This is where both the attorney and the Superintendent are confusing the Delegates and Alternates of the VACMC public body, the entity which held the March 15, 2023, meeting of the full commission. We believe this is on purpose to further confuse the delegates and alternates, who tend to vote and approve things put in front of them if it is too confusing to figure out prior to the vote. When questions are asked of the Superintendent, the answer to the question asked is generally not provided, but several minutes of gibberish is provided which confuses the commission.

For the Public Body (the entity which held the March 15, 2023, meeting): The Military Veterans Assistance Act and Robert’s Rules of Order are what should have been looked at by the attorney. The bylaws to a certain extent, but bylaws cannot circumvent state law.

For the nonprofit: The NFP Corporations Act and Roberts Rules of Order are what the attorney should have looked at.

The Bylaws:  The bylaws on the VACMC website indicate they are for the nonprofit and not the public body since they are bylaws for the corporation as indicated on the cover page, and as such, cannot be used for the public body. These bylaws should be immediately discarded as invalid due to their actual contradictions with state law. The alleged bylaws also appear to take on duties of the public body, which the nonprofit is not permitted to do.

Robert’s Rules of Order, 12th Edition:  Section 47 describes the officers and duties of those officers – but should be used only to the extent they are not violative of state law. Essentially (See paragraph 47:11), the Chairman or President presides over meetings, and in the Chairman or President’s absence, the vice-chairman or vice-president presides over the meetings.

VACMC Bylaws of 2017:  Article IV, Section 1 spells out who the “members” of the commission are. And they are the Delegates and Alternates as named by each Veteran Service Organization in Madison County. There are no other “members.”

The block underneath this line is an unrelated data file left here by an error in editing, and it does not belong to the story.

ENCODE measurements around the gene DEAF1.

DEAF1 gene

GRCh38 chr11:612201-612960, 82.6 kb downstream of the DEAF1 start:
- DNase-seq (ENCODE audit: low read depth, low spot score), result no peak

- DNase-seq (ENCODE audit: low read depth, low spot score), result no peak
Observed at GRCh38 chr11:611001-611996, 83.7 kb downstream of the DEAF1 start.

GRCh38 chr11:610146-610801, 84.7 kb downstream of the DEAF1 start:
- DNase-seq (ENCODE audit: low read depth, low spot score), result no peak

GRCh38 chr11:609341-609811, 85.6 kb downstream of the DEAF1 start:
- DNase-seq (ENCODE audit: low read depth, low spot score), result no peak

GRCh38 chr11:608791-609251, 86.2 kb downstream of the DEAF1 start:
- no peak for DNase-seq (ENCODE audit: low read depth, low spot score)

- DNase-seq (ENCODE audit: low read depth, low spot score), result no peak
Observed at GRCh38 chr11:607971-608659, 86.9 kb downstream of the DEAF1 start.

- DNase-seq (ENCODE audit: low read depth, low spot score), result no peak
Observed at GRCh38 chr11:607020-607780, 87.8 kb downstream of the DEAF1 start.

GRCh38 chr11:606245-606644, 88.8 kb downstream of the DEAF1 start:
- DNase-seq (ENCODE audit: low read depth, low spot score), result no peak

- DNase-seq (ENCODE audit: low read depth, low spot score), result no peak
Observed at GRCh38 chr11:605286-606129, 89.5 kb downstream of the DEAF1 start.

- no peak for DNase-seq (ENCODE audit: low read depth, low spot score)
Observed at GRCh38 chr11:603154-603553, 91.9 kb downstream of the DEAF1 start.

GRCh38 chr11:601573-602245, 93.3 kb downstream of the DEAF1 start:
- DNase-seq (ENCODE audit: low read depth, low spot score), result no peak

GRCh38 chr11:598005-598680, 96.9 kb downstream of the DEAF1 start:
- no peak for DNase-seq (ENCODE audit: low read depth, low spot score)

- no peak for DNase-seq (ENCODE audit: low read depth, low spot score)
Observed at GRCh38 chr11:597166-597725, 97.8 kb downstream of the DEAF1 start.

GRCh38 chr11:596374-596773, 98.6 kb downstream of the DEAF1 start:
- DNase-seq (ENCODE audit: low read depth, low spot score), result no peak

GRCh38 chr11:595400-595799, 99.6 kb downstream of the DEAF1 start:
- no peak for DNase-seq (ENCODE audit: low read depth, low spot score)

Both the bylaws and §10 of the MVAA vest the Superintendent with the executive powers of the VAC. In Kloeppel v. Champaign County Board, 2022 IL 127997 addressed the statutorily defined role of an executive. According to the most common legal definitions, the Chief Executive Officer (CEO) is the highest-ranking executive of an organization and s/he directs the day-to-day operations. Thus, by virtue of the statute, absent a restriction in the bylaws, the Superintendent determines how the meetings of the organization will be conducted.”

According to the MVAA, the powers of the Superintendent are subject to:

  • Joint control of monies and supplies: Section 9(b) of the MVAA which states that both the commission and Superintendent shall have oversite of all monies and supplies distributed for the benefit of military veterans and their families.
  • As directed by the Commission: Section 10(a) of the MVAA which vests the executive powers of the commission in its Superintendent. However, Section 10(d) firmly places the Superintendent “under the direction of the commission.”
  • Under rules formed by the Commission: Section 10(h) of the MVAA states that “subject to the rules formulated by the Commission” a Superintendent may hire VSOs and other employees.

The Kloeppel case addressed the statutorily defined role of an elected county executive, which is an entirely different animal than a Superintendent, or employee, of a VAC. This tends to negate any reliance on Kloeppel for guidance on what a Superintendent can or cannot do. An “elected county executive” has statutory powers and is not subject to, nor under the direction of, a county board. On the other hand, a VAC Superintendent is a hired employee of the Commission and is subject to and under the direction of the Commission.

Continued in (PART 2).

VAC_Opinion Letter_20230315